“A long way” is the correct answer when you don’t know where you are in a strange country where you can’t speak the language....

We walked for about an hour when I finally succumbed to Karen’s numerous requests to ask someone for directions, I mean I know how to say “Where is..?” but to try and work out the forthcoming directions from our saviour is very difficult. Luckily for us it was just go back to the street you have just passed and turn left, “it is just down there” seemed to be the implications.

After about ½ hour more when we came to a T intersection, I got up the courage to ask an armed guard the same question. Same answer and same implication, “Down here turn left”- implication –“It’s just down  there”....

About another ½ hr of walking through the Embassy residential area and the same question. This time the answer was simpler – it’s just down there, but the implications of the tone of voice seemed to be more “My God, you could not possibly be thinking of walking that far....!!” But bugger it, after walking 2 hours we weren’t giving in now!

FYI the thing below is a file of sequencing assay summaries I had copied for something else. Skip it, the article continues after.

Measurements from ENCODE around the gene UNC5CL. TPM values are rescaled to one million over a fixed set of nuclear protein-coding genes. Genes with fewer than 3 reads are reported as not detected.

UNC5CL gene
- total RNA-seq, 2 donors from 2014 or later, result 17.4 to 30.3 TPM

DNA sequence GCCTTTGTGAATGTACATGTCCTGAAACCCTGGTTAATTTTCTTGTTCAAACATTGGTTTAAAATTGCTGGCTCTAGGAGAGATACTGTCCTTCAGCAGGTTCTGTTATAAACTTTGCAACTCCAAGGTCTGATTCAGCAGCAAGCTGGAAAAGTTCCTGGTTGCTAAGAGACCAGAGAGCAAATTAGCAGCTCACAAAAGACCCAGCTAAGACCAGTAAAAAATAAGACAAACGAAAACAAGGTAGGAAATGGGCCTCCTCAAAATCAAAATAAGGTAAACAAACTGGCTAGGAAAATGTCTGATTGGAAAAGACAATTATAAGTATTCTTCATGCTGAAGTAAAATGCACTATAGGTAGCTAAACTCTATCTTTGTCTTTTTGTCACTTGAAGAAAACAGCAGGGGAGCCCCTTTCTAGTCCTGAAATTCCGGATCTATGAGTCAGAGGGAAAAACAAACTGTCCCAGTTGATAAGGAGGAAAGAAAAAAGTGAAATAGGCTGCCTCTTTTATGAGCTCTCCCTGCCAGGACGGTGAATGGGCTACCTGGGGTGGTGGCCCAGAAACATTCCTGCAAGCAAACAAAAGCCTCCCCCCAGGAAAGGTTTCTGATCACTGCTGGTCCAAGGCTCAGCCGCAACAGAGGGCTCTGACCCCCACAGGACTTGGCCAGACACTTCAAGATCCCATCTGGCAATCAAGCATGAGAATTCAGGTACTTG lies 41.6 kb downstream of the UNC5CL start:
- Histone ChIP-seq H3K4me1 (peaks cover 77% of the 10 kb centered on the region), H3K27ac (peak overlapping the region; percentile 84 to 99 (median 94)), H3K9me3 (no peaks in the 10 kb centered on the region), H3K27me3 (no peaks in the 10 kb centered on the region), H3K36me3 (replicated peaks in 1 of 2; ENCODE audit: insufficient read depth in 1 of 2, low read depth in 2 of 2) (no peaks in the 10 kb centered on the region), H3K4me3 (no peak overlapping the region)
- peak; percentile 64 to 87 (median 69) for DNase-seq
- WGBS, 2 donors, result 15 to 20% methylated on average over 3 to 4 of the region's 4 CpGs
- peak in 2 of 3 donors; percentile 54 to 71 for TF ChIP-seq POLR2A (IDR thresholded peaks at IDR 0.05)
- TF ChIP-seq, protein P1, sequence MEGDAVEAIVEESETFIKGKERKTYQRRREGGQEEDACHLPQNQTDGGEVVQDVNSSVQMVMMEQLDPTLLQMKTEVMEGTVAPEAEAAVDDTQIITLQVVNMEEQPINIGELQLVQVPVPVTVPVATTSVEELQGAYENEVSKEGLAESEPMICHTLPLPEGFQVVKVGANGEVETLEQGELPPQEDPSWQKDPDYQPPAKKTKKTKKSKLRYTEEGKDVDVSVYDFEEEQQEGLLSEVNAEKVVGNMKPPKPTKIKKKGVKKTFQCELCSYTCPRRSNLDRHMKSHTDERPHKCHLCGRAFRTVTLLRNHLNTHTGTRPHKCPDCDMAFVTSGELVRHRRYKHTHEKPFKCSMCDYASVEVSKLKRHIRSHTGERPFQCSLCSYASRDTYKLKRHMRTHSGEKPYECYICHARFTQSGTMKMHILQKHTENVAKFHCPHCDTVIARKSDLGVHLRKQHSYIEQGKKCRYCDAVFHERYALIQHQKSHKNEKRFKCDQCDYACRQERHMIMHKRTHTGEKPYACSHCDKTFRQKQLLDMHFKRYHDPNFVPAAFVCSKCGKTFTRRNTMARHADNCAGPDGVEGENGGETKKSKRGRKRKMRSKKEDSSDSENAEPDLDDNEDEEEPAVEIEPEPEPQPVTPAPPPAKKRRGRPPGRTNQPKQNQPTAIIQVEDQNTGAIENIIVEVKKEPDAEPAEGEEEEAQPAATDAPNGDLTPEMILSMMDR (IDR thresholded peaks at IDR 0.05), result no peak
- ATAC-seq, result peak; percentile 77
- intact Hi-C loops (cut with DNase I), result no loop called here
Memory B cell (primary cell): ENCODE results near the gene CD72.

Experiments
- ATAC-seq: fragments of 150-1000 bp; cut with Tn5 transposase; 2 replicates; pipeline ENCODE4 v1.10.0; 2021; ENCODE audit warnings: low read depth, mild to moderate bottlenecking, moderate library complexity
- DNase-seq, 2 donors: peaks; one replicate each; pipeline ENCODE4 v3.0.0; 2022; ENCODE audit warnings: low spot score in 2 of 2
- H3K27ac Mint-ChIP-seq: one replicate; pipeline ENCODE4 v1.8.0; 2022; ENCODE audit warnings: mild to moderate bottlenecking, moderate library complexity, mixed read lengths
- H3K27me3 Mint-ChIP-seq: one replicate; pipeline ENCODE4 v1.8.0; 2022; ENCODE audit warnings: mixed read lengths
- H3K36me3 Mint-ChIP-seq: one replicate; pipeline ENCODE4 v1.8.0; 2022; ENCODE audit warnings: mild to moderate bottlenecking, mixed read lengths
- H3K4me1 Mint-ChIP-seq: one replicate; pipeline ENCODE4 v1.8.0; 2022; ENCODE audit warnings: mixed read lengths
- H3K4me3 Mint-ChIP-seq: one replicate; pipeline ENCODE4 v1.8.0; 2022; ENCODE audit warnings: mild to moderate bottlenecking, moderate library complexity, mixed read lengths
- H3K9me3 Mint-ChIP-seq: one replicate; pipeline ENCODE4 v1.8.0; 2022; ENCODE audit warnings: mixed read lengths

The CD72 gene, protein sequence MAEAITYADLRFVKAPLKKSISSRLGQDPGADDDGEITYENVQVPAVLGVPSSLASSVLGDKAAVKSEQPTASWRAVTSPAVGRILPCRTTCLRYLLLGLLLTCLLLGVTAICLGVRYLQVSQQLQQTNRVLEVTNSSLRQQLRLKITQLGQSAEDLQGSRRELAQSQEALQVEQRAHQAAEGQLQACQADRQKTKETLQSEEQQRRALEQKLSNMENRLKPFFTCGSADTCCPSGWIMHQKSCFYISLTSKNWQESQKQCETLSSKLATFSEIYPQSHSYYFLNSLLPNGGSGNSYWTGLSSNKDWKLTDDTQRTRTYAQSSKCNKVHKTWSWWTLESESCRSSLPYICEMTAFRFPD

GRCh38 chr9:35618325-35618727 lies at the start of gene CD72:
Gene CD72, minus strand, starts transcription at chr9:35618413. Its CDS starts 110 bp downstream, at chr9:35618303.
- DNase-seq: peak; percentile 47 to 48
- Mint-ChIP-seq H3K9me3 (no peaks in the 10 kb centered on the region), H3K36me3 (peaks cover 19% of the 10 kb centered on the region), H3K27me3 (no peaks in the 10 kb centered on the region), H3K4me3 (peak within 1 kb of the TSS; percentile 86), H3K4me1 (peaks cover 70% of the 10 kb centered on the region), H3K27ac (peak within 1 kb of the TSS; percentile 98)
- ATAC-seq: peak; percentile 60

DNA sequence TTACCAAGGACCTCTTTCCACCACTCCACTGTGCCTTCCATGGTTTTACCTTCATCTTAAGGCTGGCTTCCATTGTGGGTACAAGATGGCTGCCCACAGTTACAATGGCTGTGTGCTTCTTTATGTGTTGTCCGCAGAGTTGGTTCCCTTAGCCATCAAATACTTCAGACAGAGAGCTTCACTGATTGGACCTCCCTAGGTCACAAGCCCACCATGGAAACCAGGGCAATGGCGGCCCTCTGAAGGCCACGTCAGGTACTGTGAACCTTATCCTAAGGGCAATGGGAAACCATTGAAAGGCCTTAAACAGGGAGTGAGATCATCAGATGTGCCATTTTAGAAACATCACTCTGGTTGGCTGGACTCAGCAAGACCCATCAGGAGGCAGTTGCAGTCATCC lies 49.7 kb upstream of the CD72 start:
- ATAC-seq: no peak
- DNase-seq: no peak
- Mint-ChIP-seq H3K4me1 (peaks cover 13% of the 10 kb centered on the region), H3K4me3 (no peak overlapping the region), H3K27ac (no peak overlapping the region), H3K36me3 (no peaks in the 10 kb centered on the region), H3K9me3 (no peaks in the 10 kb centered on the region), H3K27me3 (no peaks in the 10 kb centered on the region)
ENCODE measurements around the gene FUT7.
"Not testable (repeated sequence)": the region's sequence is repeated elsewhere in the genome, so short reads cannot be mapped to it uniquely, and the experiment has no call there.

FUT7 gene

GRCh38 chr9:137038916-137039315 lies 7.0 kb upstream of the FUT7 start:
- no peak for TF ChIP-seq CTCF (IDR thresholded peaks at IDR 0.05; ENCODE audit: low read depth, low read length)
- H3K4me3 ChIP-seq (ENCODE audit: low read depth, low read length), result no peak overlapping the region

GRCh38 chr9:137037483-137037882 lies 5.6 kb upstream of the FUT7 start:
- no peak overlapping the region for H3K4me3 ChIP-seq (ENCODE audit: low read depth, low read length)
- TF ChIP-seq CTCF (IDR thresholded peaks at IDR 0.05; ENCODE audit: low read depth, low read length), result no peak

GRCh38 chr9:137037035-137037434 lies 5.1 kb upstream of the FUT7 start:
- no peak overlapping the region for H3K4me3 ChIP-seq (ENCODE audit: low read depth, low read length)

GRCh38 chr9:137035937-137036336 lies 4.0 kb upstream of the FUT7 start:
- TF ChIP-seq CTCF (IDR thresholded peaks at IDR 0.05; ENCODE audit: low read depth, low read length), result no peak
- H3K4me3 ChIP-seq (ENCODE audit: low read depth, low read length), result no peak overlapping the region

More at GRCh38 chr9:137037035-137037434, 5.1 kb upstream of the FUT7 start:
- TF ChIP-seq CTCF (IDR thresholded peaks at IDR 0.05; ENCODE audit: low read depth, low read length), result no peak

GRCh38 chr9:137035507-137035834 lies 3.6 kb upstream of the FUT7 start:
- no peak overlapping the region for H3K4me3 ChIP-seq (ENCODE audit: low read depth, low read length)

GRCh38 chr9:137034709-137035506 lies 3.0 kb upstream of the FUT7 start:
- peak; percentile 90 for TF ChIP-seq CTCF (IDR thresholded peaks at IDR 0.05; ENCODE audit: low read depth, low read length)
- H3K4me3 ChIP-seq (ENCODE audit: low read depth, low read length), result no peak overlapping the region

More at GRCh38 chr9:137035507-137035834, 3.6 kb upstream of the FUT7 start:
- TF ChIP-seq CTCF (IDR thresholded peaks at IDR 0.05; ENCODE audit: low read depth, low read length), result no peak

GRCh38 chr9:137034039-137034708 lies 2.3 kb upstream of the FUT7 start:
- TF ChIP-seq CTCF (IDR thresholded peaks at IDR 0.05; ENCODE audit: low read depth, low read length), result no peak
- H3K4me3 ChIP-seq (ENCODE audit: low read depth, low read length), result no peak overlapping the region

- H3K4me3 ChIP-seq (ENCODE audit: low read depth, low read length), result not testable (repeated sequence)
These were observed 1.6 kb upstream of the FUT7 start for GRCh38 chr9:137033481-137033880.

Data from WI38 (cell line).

15 minutes later we arrived at the entrance of the marina, but wait, that’s a factory or something and the guards helpfully point us in the right direction, and no, neither one of us are stopped at the gate mistaken for a jinatera/o! Now let’s just hope Rob and Cathy are there and have a cold beer... Thankfully, they were and I think, being dehydrated as I was, I drank all Rob’s beer (using the fact that they said they were in no hurry for the part and our sweating body and sore feet to guilt them out). So it was off to the Yacht Club where I developed a passion for Mojitos and photos of Castro, Che, Hemmingway and a famous fishing rod adorn the wall. Of Course I bought a burgee to add to my collection.
Fidel and Friends
Dinner was at Don Tiburon (the Shark - as any Australian Hyundai fan would know). This is a small paledor (private restaurant run in one’s house) near to the marina that is highly recommended and after eating there is certainly recommended by us! The menu was extensive and the prices in pesos (21 to the dollar)...
Eat like a King for under $5
We ate langosta (lobster tail for about $3.50) and were entertained by Don Tiburon himself, a catcher of some renown in Cuba, telling us stories and showing us photos, including some of Castro himself.
The Don
 He then drove us back to the marina proudly in his Jeep... with the Ruskie motor!